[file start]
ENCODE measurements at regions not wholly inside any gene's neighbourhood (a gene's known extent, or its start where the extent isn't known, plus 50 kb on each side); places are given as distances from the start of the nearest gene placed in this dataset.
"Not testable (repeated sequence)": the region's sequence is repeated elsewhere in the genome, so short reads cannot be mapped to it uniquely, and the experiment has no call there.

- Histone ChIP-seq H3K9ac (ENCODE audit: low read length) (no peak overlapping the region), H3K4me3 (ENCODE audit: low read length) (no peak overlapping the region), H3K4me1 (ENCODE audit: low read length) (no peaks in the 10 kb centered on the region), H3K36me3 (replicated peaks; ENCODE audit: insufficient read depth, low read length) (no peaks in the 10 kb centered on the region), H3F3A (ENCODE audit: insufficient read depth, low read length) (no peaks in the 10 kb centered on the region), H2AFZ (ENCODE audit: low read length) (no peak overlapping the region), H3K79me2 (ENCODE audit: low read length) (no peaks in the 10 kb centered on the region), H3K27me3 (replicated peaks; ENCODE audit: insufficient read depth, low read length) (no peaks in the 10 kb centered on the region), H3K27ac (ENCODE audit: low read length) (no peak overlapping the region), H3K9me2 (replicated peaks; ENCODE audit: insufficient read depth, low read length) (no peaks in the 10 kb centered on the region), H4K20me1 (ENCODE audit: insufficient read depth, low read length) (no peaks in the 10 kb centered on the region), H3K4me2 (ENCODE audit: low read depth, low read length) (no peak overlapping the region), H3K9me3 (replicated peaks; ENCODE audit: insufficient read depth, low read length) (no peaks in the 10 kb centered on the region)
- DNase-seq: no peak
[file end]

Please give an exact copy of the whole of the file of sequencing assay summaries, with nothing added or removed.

ENCODE measurements at regions not wholly inside any gene's neighbourhood (a gene's known extent, or its start where the extent isn't known, plus 50 kb on each side); places are given as distances from the start of the nearest gene placed in this dataset.
"Not testable (repeated sequence)": the region's sequence is repeated elsewhere in the genome, so short reads cannot be mapped to it uniquely, and the experiment has no call there.

- Histone ChIP-seq H3K9ac (ENCODE audit: low read length) (no peak overlapping the region), H3K4me3 (ENCODE audit: low read length) (no peak overlapping the region), H3K4me1 (ENCODE audit: low read length) (no peaks in the 10 kb centered on the region), H3K36me3 (replicated peaks; ENCODE audit: insufficient read depth, low read length) (no peaks in the 10 kb centered on the region), H3F3A (ENCODE audit: insufficient read depth, low read length) (no peaks in the 10 kb centered on the region), H2AFZ (ENCODE audit: low read length) (no peak overlapping the region), H3K79me2 (ENCODE audit: low read length) (no peaks in the 10 kb centered on the region), H3K27me3 (replicated peaks; ENCODE audit: insufficient read depth, low read length) (no peaks in the 10 kb centered on the region), H3K27ac (ENCODE audit: low read length) (no peak overlapping the region), H3K9me2 (replicated peaks; ENCODE audit: insufficient read depth, low read length) (no peaks in the 10 kb centered on the region), H4K20me1 (ENCODE audit: insufficient read depth, low read length) (no peaks in the 10 kb centered on the region), H3K4me2 (ENCODE audit: low read depth, low read length) (no peak overlapping the region), H3K9me3 (replicated peaks; ENCODE audit: insufficient read depth, low read length) (no peaks in the 10 kb centered on the region)
- DNase-seq: no peak